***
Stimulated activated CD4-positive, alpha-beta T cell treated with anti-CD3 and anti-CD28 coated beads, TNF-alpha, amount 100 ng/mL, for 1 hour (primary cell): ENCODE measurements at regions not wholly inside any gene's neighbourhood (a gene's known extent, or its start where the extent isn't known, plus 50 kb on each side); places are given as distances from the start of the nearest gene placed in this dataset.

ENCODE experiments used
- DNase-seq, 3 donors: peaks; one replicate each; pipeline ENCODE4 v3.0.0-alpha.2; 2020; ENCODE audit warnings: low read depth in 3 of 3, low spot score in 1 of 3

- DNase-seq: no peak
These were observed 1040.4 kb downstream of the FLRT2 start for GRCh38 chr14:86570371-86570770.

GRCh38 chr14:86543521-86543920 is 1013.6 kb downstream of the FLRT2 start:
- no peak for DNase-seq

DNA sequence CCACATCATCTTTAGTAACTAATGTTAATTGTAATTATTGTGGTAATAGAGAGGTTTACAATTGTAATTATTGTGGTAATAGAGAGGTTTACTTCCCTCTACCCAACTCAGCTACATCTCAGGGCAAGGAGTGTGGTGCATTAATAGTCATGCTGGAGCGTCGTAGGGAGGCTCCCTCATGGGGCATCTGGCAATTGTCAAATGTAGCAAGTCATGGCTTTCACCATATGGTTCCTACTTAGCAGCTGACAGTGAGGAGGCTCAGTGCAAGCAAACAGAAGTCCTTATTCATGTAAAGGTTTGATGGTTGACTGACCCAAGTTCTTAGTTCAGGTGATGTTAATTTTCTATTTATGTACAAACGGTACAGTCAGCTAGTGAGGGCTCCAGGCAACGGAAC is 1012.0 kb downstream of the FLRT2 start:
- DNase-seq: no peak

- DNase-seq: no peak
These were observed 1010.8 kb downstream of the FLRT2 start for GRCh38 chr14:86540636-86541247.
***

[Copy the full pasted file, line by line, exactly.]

Stimulated activated CD4-positive, alpha-beta T cell treated with anti-CD3 and anti-CD28 coated beads, TNF-alpha, amount 100 ng/mL, for 1 hour (primary cell): ENCODE measurements at regions not wholly inside any gene's neighbourhood (a gene's known extent, or its start where the extent isn't known, plus 50 kb on each side); places are given as distances from the start of the nearest gene placed in this dataset.

ENCODE experiments used
- DNase-seq, 3 donors: peaks; one replicate each; pipeline ENCODE4 v3.0.0-alpha.2; 2020; ENCODE audit warnings: low read depth in 3 of 3, low spot score in 1 of 3

- DNase-seq: no peak
These were observed 1040.4 kb downstream of the FLRT2 start for GRCh38 chr14:86570371-86570770.

GRCh38 chr14:86543521-86543920 is 1013.6 kb downstream of the FLRT2 start:
- no peak for DNase-seq

DNA sequence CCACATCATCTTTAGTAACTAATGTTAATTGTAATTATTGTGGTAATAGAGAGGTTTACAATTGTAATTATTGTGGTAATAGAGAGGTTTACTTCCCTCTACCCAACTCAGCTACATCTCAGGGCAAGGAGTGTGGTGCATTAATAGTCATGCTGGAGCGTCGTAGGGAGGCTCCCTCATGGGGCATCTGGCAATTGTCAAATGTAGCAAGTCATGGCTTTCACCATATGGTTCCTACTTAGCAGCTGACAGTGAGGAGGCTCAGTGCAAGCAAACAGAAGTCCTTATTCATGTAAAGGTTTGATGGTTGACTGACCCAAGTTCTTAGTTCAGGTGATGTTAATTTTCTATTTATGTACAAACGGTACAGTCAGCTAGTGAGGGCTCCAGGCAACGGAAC is 1012.0 kb downstream of the FLRT2 start:
- DNase-seq: no peak

- DNase-seq: no peak
These were observed 1010.8 kb downstream of the FLRT2 start for GRCh38 chr14:86540636-86541247.